Victoria’s newest independent classical school, Our Lady of Fatima Classical School, has moved one step closer to becoming a reality as the Golden Plains Shire Council has issued a Notice of Decision on 25 June to grant a planning permit.
The school is currently awaiting approval from the Victorian Registration and Qualifications Authority for registration.
An initiative of the Ballarat Frassati Group, a community of Catholic families and educators, the school will be based at Linton, a gold mining town 35km west of Ballarat. It will be housed in the historic Linton Catholic Presbytery, which is being repurposed for the school. And it already has 14 pre-enrolled students.
“We have the capacity to teach up to 50 students on the existing premises and expect to fill these positions by 2024”, said the School’s Chair of the Board, Vincent Sully.
Subject to approval, the school will open in 2020 and teach pre-primary to Year 6, with plans to offer up to Year 12 by 2030. The school’s curriculum will be based on the current Australian Curriculum, but taught through the framework of the Trivium, as inspired by Dorothy Sayers in her influential essay The Lost Tools of Learning.
“The Trivium model provides a holistic approach that invites the students to lead a virtuous life in truth, goodness and beauty”, said Mr Sully.
The Trivium is a style of learning which stretches back to classical antiquity and named after three (trivia) basic ways to approach a subject — grammar, logic and rhetoric.
The three disciplines roughly match child developmental psychology with grammar (asking the ‘what’ of a subject) in early primary, logic (which focusses on the ‘why’) in late and early secondary and rhetoric (which looks at the ‘how’) in later secondary.
Although an independent school, Our Lady of Fatima Classical School will operate with a Catholic ethos and teaching, and has made plans to integrate the Catechesis of the Good Shepherd into its framework.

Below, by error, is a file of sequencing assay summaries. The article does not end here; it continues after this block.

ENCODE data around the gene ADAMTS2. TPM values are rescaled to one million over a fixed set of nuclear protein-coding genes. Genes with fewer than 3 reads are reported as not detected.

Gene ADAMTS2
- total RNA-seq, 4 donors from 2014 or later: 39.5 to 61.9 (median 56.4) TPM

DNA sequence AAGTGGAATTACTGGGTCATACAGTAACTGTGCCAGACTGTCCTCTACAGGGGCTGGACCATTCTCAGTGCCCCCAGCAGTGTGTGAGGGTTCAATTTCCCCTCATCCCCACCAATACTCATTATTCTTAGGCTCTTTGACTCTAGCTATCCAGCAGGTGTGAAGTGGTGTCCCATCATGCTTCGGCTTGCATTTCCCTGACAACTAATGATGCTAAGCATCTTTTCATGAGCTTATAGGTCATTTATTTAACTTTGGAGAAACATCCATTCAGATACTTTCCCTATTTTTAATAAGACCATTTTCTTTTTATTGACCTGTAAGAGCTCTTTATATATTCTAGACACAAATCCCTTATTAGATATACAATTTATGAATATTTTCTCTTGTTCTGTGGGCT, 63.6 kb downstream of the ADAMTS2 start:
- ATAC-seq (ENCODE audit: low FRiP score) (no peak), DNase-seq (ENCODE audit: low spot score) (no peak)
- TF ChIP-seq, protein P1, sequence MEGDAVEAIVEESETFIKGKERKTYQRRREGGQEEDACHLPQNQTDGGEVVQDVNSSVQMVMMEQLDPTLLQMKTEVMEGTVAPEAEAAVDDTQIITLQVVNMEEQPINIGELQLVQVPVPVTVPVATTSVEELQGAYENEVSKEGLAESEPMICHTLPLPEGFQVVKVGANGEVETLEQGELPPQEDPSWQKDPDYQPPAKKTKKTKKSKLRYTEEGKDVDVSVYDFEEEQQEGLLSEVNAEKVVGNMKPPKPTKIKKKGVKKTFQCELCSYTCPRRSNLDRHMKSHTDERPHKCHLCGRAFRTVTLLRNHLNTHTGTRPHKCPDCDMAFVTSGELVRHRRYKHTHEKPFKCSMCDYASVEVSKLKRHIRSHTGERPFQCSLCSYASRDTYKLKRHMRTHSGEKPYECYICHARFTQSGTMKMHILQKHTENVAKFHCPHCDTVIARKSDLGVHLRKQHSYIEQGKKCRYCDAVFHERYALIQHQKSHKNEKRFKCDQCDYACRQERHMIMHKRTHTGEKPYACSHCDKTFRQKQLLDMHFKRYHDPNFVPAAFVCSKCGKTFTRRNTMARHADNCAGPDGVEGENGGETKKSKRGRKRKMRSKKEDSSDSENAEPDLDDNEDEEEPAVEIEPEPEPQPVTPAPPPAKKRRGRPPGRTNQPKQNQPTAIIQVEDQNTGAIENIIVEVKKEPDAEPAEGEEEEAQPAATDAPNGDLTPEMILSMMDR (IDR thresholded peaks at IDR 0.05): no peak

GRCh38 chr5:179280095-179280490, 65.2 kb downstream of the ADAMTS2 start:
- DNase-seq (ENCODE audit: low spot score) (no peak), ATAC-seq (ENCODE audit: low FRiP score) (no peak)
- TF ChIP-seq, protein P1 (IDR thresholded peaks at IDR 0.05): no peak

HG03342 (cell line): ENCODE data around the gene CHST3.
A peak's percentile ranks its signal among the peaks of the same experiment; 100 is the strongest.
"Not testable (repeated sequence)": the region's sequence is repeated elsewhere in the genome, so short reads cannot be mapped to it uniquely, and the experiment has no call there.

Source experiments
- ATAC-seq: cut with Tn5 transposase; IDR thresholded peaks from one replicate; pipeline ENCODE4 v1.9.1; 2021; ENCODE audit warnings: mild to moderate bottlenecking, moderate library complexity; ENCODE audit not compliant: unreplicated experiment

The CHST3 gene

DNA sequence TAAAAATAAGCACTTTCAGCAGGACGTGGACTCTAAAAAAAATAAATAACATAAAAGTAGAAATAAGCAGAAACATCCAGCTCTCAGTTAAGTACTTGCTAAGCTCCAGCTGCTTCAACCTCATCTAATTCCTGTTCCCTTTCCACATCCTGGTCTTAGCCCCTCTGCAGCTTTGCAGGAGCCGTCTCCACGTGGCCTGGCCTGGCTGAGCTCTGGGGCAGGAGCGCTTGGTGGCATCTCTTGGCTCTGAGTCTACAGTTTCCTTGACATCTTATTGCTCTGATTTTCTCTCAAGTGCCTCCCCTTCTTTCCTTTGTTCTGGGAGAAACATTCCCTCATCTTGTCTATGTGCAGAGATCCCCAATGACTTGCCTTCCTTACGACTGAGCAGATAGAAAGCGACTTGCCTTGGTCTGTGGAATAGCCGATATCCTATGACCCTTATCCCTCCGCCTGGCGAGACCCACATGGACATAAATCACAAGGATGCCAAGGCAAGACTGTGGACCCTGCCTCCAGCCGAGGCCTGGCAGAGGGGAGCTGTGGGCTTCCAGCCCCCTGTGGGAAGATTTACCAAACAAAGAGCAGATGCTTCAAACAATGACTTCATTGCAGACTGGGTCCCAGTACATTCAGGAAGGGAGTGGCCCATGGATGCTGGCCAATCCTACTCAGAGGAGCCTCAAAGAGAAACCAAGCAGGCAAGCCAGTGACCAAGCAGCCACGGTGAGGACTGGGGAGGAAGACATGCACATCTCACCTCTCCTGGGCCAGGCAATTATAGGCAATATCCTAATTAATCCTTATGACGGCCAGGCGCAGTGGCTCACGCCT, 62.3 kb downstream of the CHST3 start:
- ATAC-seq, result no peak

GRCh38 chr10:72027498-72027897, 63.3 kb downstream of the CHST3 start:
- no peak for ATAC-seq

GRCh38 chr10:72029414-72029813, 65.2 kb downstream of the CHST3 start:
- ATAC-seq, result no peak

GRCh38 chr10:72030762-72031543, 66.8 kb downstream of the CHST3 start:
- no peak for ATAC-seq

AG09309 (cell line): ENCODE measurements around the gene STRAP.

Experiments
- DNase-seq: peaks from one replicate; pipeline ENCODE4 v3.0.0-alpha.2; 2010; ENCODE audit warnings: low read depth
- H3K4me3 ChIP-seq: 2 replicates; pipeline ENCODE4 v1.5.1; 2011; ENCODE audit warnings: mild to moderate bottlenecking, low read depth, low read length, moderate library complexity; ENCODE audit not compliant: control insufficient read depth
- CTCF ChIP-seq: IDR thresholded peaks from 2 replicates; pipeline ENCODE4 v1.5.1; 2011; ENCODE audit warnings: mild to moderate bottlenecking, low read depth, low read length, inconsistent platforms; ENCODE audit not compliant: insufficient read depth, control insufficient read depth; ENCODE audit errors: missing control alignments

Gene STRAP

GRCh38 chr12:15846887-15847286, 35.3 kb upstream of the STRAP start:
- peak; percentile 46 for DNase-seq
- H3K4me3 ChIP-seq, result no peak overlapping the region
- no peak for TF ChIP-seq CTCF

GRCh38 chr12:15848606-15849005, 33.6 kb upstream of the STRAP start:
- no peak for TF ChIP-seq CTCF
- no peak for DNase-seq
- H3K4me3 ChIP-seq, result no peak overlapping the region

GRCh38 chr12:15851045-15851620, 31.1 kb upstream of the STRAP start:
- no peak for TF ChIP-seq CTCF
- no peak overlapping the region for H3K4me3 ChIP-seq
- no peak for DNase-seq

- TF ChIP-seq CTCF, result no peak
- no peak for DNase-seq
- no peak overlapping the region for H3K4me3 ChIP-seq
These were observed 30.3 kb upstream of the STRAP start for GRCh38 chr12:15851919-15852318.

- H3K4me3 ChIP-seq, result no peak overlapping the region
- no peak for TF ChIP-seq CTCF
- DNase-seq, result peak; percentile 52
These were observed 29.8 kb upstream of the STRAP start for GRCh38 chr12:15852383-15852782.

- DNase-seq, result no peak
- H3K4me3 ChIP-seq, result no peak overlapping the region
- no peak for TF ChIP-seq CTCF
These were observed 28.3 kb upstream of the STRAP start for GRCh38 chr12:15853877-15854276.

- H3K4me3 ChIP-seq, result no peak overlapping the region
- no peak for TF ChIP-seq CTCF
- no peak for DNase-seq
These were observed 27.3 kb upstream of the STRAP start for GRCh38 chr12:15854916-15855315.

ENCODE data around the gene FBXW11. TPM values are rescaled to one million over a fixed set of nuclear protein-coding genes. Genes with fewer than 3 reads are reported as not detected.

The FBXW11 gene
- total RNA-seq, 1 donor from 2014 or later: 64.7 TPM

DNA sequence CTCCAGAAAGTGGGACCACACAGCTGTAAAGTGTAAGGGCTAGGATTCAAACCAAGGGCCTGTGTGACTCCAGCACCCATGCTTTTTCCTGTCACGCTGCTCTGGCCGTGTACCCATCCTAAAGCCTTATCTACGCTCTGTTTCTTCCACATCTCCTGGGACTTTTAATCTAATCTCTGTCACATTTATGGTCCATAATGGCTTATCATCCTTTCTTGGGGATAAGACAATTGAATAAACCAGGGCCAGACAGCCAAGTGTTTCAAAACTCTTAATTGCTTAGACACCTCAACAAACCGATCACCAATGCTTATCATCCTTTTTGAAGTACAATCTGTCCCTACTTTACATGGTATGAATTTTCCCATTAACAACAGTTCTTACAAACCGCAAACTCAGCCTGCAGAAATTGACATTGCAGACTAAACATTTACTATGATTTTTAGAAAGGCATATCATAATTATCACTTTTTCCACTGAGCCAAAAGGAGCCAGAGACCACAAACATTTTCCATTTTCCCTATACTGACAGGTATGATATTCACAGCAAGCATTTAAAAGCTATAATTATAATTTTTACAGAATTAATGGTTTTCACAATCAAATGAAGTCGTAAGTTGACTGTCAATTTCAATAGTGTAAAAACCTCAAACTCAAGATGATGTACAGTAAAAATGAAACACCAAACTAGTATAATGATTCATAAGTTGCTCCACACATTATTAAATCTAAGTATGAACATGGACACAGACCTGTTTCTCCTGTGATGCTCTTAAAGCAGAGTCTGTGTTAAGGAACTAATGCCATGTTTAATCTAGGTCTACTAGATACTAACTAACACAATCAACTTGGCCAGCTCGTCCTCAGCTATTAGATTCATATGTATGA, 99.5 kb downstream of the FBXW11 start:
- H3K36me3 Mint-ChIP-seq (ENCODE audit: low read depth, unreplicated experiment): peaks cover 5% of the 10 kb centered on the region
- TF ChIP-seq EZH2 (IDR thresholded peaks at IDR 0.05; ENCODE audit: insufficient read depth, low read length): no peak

While the school does not fall under the jurisdiction of the Catholic Education Office, OLFCS Secretary, Damian Meade, says “a strong spirit of co-operation exists between our school, Bishop Paul Bird CSsR and the Ballarat CEO, for which we are very grateful”.
Parents of three, Andy and Angela Devereux, are moving from Melbourne to Ballarat to send their children to the school.
“While we have enjoyed our time living in Melbourne, a provincial move with more affordable housing and a new independent school reflecting our values is something to really consider”, Mr Devereux said.
Simone Casanova, whose children will commence with the school in 2020, says that the school “has much to offer a family like us.”
“Programs such as the Catechesis of The Good Shepherd will reinforce what we teach at home, which respects our role as the first educators of our children.”
The opportunity for the children to learn skills in sacred music is really attractive as well,” she said. The school has choral scholarships for children interested in learning the art of sacred music.
To date, the Ballarat Frassati Group has raised $20,000 to cover the costs of repurposing the presbytery. They hope to raise a further $95,000 by November to complete the repairs, including installation of ramps for special needs access, interior painting, carpeting and flooring.
“We have made a very promising start towards our fundraising needs”, said Damian. A small but distinct movement towards classical independent Catholic schools is developing in Victoria.
In June, a group of teachers based near St Monica’s, Epping, announced their plans to establish their own classical school focussing on the ‘great books’ and the ‘trivium’, with plans to start in 2021.
The Pared Foundation school, Harkaway Hills, in Victoria’s east, continues to grow a year level each year. And a fourth Catholic classical school is being planned in Melbourne’s inner south east, and is awaiting approval.